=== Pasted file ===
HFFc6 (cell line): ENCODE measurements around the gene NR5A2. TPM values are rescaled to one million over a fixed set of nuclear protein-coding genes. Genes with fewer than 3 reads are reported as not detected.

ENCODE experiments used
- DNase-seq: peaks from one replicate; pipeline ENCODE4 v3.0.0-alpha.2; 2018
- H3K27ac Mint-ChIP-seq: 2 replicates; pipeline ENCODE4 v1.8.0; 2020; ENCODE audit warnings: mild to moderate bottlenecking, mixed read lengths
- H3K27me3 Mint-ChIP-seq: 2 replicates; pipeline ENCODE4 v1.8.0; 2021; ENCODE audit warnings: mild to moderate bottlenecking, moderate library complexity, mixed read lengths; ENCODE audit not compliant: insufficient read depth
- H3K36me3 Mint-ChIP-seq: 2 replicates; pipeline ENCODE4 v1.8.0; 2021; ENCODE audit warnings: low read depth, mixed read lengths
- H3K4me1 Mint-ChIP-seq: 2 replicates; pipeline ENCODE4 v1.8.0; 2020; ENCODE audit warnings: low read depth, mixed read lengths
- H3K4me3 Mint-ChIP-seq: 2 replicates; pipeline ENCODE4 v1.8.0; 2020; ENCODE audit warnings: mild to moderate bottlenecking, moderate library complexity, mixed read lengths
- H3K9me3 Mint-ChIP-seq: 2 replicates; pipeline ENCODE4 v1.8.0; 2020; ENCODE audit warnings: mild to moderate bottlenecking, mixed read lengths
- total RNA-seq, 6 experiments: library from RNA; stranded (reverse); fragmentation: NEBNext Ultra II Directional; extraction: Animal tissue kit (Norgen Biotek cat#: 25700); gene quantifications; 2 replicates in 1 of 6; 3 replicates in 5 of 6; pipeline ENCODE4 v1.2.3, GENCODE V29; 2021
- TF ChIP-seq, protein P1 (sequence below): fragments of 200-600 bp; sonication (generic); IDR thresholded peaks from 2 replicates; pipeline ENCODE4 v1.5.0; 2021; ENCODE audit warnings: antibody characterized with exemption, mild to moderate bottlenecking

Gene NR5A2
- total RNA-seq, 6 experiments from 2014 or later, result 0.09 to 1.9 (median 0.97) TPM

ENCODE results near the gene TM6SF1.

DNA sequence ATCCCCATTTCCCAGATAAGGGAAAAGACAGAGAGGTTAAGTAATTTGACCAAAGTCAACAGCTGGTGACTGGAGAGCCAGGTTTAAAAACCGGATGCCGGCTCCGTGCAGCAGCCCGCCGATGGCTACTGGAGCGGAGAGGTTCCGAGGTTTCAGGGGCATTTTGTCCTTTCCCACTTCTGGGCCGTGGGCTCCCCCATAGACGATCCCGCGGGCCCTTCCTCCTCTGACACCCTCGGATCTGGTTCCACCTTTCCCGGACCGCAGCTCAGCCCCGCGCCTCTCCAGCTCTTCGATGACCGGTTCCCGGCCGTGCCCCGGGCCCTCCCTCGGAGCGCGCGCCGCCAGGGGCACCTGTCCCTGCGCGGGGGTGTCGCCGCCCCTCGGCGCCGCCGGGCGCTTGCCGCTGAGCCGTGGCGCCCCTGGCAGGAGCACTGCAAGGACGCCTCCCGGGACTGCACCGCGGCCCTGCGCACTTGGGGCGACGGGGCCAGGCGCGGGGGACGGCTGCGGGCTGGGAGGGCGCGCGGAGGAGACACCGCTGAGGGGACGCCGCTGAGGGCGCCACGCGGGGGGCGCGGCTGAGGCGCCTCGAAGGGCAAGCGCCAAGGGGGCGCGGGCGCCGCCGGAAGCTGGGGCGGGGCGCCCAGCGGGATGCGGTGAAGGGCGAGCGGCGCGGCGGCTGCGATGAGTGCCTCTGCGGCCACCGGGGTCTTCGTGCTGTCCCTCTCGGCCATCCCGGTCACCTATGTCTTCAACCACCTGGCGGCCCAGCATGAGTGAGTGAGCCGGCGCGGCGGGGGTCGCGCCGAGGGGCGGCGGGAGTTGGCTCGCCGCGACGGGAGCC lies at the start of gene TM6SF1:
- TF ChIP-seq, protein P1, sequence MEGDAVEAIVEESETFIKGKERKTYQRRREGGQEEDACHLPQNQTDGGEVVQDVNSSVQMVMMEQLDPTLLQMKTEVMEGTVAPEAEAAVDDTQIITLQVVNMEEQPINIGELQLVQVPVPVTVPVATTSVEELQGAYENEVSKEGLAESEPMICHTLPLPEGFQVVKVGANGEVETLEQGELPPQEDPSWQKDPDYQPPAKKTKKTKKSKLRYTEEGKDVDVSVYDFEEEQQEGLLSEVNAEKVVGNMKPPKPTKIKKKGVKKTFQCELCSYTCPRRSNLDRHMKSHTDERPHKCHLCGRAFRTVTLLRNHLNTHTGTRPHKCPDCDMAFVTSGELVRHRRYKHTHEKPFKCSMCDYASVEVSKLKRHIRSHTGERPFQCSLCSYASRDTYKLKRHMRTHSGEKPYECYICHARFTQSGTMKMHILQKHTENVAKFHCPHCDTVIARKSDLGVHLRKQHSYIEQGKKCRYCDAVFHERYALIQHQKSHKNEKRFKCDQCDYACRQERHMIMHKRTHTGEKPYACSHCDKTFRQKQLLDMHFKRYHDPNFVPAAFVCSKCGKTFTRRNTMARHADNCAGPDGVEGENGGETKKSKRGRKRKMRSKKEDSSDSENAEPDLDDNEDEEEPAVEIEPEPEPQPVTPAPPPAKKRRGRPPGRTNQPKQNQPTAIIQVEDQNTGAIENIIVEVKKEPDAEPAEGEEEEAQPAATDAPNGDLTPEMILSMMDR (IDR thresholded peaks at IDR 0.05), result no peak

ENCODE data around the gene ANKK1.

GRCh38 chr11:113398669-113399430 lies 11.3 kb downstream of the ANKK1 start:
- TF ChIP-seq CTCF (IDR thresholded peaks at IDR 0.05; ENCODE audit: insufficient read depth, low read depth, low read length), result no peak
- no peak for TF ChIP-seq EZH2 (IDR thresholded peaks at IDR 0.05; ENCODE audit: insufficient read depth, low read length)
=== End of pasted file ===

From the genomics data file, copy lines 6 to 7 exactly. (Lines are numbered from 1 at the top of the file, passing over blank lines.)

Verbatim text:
- H3K36me3 Mint-ChIP-seq: 2 replicates; pipeline ENCODE4 v1.8.0; 2021; ENCODE audit warnings: low read depth, mixed read lengths
- H3K4me1 Mint-ChIP-seq: 2 replicates; pipeline ENCODE4 v1.8.0; 2020; ENCODE audit warnings: low read depth, mixed read lengths